Ireland’s Obdurate Nationalisms
Interviewer: What have you got against Roman Catholics? Belfast Protestant: Are you daft? Why, their religion of course.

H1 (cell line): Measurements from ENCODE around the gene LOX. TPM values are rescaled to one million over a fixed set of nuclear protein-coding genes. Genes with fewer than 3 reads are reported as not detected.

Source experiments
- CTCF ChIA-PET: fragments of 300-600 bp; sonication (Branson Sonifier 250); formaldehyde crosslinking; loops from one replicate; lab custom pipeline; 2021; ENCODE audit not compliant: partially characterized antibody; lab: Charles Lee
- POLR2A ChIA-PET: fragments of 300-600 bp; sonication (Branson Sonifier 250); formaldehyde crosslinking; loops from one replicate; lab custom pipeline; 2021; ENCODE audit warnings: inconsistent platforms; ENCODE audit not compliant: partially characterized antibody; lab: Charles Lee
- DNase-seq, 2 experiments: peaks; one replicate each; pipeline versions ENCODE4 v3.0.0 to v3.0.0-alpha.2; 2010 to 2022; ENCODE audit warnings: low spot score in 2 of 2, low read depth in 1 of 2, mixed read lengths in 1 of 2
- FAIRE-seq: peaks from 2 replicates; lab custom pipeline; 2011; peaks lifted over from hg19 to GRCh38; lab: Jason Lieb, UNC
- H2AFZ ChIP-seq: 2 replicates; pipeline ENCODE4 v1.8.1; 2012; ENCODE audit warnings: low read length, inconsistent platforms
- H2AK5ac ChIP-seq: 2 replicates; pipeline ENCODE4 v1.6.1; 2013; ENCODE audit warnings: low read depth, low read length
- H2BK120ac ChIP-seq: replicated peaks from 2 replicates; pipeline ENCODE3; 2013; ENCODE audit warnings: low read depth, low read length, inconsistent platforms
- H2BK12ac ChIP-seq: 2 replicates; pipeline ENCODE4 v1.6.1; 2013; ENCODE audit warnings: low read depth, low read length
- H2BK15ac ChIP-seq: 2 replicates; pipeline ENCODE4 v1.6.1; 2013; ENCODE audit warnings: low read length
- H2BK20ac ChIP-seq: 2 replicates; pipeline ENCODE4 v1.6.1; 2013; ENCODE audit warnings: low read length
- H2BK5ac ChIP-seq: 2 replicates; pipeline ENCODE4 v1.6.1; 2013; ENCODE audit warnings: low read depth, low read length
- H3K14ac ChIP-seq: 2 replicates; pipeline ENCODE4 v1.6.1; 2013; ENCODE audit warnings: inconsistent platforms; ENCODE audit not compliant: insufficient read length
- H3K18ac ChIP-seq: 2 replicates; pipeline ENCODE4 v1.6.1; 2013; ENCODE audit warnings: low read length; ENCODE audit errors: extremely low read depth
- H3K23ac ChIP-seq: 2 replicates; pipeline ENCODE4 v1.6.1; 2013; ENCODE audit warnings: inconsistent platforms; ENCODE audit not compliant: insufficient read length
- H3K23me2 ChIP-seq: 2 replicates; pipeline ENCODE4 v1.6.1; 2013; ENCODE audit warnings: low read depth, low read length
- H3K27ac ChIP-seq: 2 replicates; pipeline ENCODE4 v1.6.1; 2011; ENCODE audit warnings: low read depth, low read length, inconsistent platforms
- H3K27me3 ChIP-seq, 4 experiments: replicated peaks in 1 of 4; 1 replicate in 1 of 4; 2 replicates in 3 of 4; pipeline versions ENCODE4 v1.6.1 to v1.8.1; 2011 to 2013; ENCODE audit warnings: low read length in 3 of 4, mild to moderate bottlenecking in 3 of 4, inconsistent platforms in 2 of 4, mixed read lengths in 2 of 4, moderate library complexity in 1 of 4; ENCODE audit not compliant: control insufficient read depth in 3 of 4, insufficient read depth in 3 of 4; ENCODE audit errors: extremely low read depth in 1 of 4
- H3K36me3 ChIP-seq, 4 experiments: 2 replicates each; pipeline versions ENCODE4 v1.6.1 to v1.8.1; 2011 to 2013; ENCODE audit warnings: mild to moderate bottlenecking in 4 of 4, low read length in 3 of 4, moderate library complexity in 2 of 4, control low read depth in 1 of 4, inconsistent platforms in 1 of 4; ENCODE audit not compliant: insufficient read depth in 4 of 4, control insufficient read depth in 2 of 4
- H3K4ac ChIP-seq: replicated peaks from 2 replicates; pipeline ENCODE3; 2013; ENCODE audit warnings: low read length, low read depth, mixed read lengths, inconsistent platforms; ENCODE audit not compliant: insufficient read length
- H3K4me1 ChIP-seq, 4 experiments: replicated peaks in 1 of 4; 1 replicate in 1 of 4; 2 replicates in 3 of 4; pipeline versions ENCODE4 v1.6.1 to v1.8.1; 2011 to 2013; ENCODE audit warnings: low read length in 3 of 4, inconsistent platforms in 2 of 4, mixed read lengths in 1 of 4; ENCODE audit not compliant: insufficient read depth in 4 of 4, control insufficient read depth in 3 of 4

Things in Ireland can be even worse than that. Sectarianism from a Belfast Protestant is nothing new; but even Irish liberal pluralists can be a bitterly partisan bunch, excoriating traditional prejudices with a virulence so unremitting as to involve them in a kind of performative contradiction. In this articulate, claustrophobic, intensely combative culture, theoretical enquiry is now so locked into political doctrine, power and discourse so intimately intertwined, that even Michel Foucault might have been driven to put in a word for disinterestedness. There are commentators on Irish affairs today who would be simply incapable of giving a fair review to the work of their political opponents. And much of this is in line with a history which, given the relative absence of an industrial middle class, the depth of ethnic division and the dominance of a corporatist Catholicism in the island as a whole, never produced any very flourishing liberal tradition.
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